76 Many Factors Can Influence Helping Behavior Prosocial behavior: acting for the benefit of othersWhy are humans prosocial?Selfless: motivated by empathySelfishness: to relieve one’s negative moodInborn tendency to help othersAltruism: helping when it is needed without any apparent reward for doing soFrom an evolutionary perspective, altruistic helping of others with shared genes (kin selection) is beneficial (inclusive fitness)Through helping non-relatives, altruistic animals may also increase the likelihood that other members of the social group will reciprocate when needed (reciprocal helping)
77 Some Situations Lead to Bystander Apathy Kitty Genovese was murdered while walking home from work in New York CityWitnesses to the crime reportedly did nothing to helpBystander intervention effect: the failure to offer help by those who observe someone in needResearch indicates four major reasons:Diffusion of responsibilityPeople fear making social blunders in ambiguous situationsPeople are less likely to help when they are anonymous and can remain soPeople weigh the costs versus benefits of helping
78 FIGURE Kitty GenoveseBased on what you have read about Genovese’s murder so far, would you say she was the victim of bystander apathy?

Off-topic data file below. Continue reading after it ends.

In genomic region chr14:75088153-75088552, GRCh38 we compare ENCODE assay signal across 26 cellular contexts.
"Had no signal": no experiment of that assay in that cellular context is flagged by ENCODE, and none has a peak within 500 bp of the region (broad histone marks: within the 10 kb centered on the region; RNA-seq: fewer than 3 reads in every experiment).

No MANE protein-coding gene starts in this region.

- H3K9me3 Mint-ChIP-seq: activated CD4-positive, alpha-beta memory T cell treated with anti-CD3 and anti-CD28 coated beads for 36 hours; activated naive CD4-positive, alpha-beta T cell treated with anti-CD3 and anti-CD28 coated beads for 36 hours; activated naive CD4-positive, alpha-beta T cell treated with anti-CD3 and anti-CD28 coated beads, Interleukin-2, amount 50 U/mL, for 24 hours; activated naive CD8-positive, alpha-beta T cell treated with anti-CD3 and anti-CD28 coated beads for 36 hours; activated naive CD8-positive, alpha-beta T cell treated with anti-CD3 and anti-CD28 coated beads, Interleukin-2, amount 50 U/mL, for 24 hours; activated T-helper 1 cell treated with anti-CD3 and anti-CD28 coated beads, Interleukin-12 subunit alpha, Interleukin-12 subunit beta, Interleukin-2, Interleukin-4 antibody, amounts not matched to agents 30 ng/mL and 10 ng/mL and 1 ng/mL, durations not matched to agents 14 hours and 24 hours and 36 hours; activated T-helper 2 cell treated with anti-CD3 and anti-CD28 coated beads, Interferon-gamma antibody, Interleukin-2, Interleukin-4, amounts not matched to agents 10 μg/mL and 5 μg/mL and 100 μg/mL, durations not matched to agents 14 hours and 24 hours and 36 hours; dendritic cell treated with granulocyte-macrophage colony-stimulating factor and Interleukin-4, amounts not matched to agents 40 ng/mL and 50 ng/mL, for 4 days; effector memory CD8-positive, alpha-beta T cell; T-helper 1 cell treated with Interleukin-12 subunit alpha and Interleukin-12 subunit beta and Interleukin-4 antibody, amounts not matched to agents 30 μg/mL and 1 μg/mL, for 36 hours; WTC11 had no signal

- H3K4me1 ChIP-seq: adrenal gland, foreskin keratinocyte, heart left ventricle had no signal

79 FIGURE 12.30 The Bystander Intervention Effect In Latané and Darley’s experiments, participants waited with two apathetic confederates, with two other naive participants, or alone. This chart records the participants’ reactions to smoke filling the room.
80 12.5 What Determines the Quality of Relationships? Identify factors that influence interpersonal attraction.Distinguish between passionate and companionate love.Discuss the function of idealization in romantic relationships.Identify interpersonal styles and attributional styles that contribute to relationship dissatisfaction and dissolution.
81 “Mating Trick”Any man who thinks he planned something clever for Valentine’s Day should consider the ingenuity of the male Australian cuttlefish. As this ScienCentral News video reports, it sometimes disguises itself as a female in order to get the girl.
82 What Determines the Quality of Relationships? The term relationships refers to connections with friends and romantic partnersUntil the last decade or so, psychologists paid little attention to how people select either their friends or their romantic partnersResearchers have now made considerable progress in identifying the factors that lead us to form relationships